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By Lien Hoang
Vietnam’s parliament has begun debate on a cybersecurity bill that would echo the law in neighboring China by requiring technology companies, such as Alphabet Inc.'s Google and Facebook Inc., to store certain data on servers within the country.
The bill would also force companies to hand over data to law enforcement and provide technical assistance to unlock data, maintain records on data breaches and anti-government content, and gain government approval to transfer data abroad.
The National Assembly, Vietnam’s legislative body, took up debate on the proposal Nov. 23, agreeing on the general need for internet oversight rules but splitting on whether the proposed bill meets Vietnam’s global trade commitments and fairly balance business and national security interests. The one-party state has considered mandatory data localization before, but the issue is attracting more scrutiny now that the Ministry of Public Security has submitted a full draft law to legislators.
“We are only requiring the installation of servers that manage Vietnamese users,” Nguyen Huu Cau, a member of parliament, said during the debate, citing other countries with data localization restrictions, including China, Russia, and Canada. “Why can all those countries make this requirement, yet Vietnam can’t do it?”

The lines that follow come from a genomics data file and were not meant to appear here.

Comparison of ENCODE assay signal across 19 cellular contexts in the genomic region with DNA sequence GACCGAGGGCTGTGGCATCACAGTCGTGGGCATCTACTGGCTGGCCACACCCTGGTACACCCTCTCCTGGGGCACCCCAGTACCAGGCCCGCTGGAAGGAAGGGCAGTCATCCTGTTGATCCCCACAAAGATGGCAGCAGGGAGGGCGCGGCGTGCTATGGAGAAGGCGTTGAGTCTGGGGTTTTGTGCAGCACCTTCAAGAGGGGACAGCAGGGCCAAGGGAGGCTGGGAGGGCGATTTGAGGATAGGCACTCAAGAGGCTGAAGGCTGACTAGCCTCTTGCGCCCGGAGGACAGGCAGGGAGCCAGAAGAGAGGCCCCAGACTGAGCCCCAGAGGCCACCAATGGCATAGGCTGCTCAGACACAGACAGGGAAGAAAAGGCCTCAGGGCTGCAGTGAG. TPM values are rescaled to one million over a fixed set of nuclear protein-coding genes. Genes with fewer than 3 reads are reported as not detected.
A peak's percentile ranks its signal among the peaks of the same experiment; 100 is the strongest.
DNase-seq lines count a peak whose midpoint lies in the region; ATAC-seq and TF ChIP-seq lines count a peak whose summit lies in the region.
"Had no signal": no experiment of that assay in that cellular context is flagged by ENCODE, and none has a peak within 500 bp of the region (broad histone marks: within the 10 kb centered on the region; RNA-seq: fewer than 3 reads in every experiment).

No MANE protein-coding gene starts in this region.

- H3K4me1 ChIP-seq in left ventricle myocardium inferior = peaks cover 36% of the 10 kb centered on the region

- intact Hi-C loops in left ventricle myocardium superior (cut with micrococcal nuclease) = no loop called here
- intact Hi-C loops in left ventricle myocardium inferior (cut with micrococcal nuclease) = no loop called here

The data localization requirements law may pose compliance challenges for companies.
It is difficult for multinational companies to move their infrastructure, Amanuel Flobbe, technology committee chair at the European Chamber of Commerce in Vietnam, told Bloomberg Law. Identifying whether a user is in Vietnam also poses potential problems—for example, in the case of a customer who lists his or her location as Vietnam but actually lives in the U.S., he said.
“A lot of companies are so complex, it would be almost impossible to comply with this,” Flobbe said.
Facebook and Google were named several times during the parliamentary debate. Facebook declined to comment, and Google didn’t respond to Bloomberg Law’s request for comment.
Another article in the legislation mandates that technology companies “cooperate with and provide technical measures and support to the public security bodies during their criminal investigations and protection of national security.”
That means companies probably won’t be squaring off with law enforcement over encryption issues as they have in the U.S., Kevin Nguyen, a business information systems lecturer at the Royal Melbourne Institute of Technology in Ho Chi Minh City, told Bloomberg Law. He referenced the standoff between the FBI and Apple Inc., which refused to unlock a San Bernardino, Calif., terror suspect’s iPhone. In Vietnam, they would be obligated under the law to help unlock devices, he said.
The bill would also require that companies retain records of cyberattacks and anti-government material. The proposal lists types of content authorities can demand be taken offline, including information that distorts history or facts, defames the government, or causes offense, slander, or embarrassment.
The bill would limit the transfer of critical information outside of the country by requiring a security assessment in advance of a transfer. What is considered “critical” isn’t defined in the bill.
If the proposed law limits telecommunications companies’ ability to offer cross-border services, that could defy Vietnam’s market access under World Trade Organization pledges, Nguyen Thi Kim Thuy, a member of parliament, said during debate on the bill.
The requirement that data be stored in Vietnam may also contradict trade commitments, she said.
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